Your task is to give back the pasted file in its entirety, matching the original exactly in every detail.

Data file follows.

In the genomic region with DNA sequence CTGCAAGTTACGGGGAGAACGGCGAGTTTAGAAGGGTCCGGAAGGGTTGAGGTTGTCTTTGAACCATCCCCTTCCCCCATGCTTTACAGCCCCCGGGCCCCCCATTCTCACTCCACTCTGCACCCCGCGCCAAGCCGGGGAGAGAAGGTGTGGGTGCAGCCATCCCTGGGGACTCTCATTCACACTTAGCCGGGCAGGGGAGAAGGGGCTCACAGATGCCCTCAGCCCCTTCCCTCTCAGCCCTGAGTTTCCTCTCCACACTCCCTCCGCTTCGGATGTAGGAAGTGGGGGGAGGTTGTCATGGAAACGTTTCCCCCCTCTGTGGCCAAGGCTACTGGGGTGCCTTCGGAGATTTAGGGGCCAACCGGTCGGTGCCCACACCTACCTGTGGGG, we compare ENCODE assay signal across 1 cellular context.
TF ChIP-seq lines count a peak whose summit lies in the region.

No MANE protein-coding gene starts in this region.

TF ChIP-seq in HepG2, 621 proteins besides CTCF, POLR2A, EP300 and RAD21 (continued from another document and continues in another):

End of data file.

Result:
In the genomic region with DNA sequence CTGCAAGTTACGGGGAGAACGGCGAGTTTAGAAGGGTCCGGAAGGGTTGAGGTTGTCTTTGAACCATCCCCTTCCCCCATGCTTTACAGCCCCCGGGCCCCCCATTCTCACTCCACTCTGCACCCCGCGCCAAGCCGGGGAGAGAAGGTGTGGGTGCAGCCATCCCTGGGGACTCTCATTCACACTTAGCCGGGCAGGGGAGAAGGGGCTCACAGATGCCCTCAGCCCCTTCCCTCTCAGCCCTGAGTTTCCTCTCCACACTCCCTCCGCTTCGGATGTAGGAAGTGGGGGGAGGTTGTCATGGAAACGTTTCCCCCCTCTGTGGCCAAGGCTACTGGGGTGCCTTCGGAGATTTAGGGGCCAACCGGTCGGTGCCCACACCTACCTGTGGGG, we compare ENCODE assay signal across 1 cellular context.
TF ChIP-seq lines count a peak whose summit lies in the region.

No MANE protein-coding gene starts in this region.

TF ChIP-seq in HepG2, 621 proteins besides CTCF, POLR2A, EP300 and RAD21 (continued from another document and continues in another):